We offer classes on various subjects for investors of all levels. So much valuable information is available, but it requires time to learn everything. So little by little is always better than nothing.
Good vs Bad Trading Habits: Emotions
The best investments aren’t made while we are emotional. Instead, they’re due to all the factors listed in this section.
Trading with our emotions often leads to mistakes. Instead, we can get FOMO and buy a stock that’s running.
However, the stock peaked, and the price began to drop. Keeping our emotions in check helps us make rational decisions that benefit us in the long run.
After multiple bad decisions, funds might begin to run out. If you can’t afford to lose anymore, maybe it’s time to put the ego aside and take a break from the stock market.
Similarly, after multiple winning trades, the ego can’t take over. Decisions must remain rational and calculated despite recent success. That is the key to good vs bad trading habits.
The internet is full of information. It cannot be easy to filter through everything. There are plenty of websites and people who pot about conflicting information.
It isn’t easy to find the truth in everything. So finding and sticking to reputable sources is especially important.
If adhering to certain good habits becomes too difficult, it may be better to stick to ETFs or financial advisors. It may be boring, but better for the bank account.
Bad Trading Habits
Once we can name all the positive trading habits, it’s easy to name the negative ones. Everything that opposes the points above can be considered negative.
Deviating from our strategy, not being consistent and disciplined, not doing enough quality research, lack of diversification, not dedicating enough time, trading with our emotions, and using bad sources can all lead to negative performance.
The negative habits below can also lead to poor performance. So these are things to avoid when forming good vs bad trading habits.
Fear is a common emotion. Trading can lead to doubt before buying or selling a security. Fear is especially present after a bad trade.
Every trade must be analyzed independently. However, if the appropriate research was performed before buying the security, there is (almost) nothing to fear.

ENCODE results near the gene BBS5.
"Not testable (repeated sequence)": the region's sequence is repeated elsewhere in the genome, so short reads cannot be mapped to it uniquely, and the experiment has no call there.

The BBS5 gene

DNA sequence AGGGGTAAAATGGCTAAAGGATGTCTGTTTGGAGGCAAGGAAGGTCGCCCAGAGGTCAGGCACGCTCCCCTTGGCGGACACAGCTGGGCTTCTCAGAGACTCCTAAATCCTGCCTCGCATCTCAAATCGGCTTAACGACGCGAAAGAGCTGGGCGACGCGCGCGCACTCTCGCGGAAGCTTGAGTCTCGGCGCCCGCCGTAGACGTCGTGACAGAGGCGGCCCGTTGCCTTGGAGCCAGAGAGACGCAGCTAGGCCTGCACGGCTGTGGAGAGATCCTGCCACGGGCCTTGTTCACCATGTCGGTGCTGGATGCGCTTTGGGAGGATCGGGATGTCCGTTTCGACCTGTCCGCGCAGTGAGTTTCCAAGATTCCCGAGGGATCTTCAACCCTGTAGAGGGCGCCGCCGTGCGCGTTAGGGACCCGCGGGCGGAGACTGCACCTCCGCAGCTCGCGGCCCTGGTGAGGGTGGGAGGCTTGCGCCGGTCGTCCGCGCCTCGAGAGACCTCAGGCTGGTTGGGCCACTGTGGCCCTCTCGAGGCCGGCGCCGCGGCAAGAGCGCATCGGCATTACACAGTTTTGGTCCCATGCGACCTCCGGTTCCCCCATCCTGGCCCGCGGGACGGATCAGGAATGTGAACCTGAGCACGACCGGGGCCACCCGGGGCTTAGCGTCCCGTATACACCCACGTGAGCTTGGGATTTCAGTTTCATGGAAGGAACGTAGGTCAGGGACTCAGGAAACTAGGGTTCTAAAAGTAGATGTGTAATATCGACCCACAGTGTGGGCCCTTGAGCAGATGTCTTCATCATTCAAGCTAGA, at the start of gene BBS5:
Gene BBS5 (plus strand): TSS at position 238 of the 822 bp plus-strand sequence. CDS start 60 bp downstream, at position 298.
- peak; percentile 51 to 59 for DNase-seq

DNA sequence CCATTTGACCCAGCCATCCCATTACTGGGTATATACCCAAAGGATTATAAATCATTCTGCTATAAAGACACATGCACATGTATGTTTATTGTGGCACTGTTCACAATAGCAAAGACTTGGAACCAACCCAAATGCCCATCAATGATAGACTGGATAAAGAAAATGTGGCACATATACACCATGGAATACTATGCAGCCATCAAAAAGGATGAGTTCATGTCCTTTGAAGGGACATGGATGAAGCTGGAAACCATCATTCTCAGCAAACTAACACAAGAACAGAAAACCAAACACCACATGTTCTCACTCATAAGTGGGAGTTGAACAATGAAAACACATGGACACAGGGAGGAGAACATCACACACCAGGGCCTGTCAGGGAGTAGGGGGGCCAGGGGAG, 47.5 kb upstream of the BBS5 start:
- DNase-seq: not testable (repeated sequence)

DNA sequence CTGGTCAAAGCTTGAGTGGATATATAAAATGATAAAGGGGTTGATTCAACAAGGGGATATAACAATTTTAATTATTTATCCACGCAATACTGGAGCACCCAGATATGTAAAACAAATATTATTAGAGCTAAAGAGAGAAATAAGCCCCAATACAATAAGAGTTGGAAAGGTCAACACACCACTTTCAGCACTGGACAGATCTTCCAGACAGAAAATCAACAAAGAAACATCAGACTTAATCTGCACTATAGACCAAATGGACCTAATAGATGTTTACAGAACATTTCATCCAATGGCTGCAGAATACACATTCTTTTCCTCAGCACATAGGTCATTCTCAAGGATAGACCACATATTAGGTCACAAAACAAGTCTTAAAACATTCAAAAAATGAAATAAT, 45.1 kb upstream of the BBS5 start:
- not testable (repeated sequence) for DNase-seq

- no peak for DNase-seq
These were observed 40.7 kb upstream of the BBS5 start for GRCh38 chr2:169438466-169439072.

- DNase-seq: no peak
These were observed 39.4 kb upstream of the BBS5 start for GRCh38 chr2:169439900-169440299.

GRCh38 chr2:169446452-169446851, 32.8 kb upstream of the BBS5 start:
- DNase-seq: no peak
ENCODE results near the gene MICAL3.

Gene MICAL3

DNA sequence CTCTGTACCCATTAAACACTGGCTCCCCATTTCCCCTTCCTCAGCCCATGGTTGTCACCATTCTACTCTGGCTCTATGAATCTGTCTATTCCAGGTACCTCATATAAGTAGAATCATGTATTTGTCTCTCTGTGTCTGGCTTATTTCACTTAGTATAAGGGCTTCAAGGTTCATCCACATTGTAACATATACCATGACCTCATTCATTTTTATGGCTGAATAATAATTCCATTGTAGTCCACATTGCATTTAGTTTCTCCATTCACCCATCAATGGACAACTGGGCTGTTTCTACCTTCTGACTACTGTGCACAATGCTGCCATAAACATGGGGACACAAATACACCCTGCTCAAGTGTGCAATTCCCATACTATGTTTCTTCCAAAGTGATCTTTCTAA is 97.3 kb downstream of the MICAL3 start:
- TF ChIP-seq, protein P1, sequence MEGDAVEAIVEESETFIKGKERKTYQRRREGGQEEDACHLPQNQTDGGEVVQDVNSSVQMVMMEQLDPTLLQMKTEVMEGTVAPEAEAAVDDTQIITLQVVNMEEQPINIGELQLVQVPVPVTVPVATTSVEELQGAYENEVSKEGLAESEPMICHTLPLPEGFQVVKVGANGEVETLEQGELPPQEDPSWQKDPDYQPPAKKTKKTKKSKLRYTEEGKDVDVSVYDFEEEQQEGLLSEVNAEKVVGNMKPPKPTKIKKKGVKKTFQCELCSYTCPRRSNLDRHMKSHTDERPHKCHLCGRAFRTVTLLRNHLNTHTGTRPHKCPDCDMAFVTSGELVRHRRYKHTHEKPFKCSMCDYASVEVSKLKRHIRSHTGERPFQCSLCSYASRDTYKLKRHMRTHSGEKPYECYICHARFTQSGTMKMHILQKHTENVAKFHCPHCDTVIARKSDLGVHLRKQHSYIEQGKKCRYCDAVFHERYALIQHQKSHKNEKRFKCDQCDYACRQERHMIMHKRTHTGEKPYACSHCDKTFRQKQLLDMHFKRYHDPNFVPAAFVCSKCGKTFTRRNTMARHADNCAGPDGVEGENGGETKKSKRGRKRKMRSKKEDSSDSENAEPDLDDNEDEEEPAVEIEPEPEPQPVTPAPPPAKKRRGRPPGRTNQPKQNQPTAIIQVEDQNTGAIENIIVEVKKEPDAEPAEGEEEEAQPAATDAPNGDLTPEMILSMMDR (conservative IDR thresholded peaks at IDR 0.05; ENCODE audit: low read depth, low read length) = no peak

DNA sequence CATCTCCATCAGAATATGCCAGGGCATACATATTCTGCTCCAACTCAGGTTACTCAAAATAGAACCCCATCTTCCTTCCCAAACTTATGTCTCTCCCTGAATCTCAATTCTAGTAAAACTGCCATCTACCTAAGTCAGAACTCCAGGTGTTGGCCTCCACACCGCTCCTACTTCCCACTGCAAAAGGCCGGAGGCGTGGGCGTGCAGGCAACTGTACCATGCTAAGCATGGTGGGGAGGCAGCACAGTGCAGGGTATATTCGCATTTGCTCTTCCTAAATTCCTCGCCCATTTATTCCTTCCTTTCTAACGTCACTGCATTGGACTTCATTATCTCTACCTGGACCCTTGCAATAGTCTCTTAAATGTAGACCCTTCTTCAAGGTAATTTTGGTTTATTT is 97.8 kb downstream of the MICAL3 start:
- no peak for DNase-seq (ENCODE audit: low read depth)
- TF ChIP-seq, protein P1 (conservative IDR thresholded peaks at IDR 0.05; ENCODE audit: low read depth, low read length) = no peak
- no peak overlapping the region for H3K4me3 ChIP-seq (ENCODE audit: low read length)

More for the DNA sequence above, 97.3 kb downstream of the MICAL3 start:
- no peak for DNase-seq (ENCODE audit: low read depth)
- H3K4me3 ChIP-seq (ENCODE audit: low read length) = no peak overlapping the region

I can suggest one tip to minimize fear after a bad trade. Learn from your mistakes by analyzing the trade and what could have been done differently.
At the same time, look for indicators and trends that could have predicted the mistake. This will lead to more courage and valuable knowledge for the future.
In a way, investing is similar to gambling. It is a high-stakes casino, and the odds of succeeding depend on factors we can’t always control. If you can’t spend an hour without looking at your holdings and their price movements, you might be addicted.
The same applies if you’re always looking for the next trade just to be able to buy something. Consider a break if it’s taking over your life. Alternatively, stick to ETFs and stay away from individual stocks.
Ignoring the Trend
Following a trend is often a good strategy. However, many investors decide to ignore it. I understand if the stock is on the third day of a wild run.
Nevertheless, I don’t see why not jump on the opportunity if there is big volume, positive news, or a sector run. Then, even institutional investors will take a swing at the stock.
Set limits and be prepared to change them if the stock keeps running upwards. Ignoring a strong and justified trend has more downside than upside.
You’ll not take advantage of the situation if it keeps going up. But, sometimes, following others can be beneficial.
To conclude, being an investor isn’t easy. It should be considered a part-time or, for some, a full-time job. Hence, taking the same precautions at work becomes necessary. Avoiding certain behaviors and prioritizing others can be game-changing.
It may take a lot of effort or be time-consuming, but at the end of the day, it is worth and positive results will happen. Investors can’t always rely on luck to succeed.
In most cases, it may be better to stick to ETFs or financial advisors for better results. It takes some fun out of the game but brings more money to the bank account.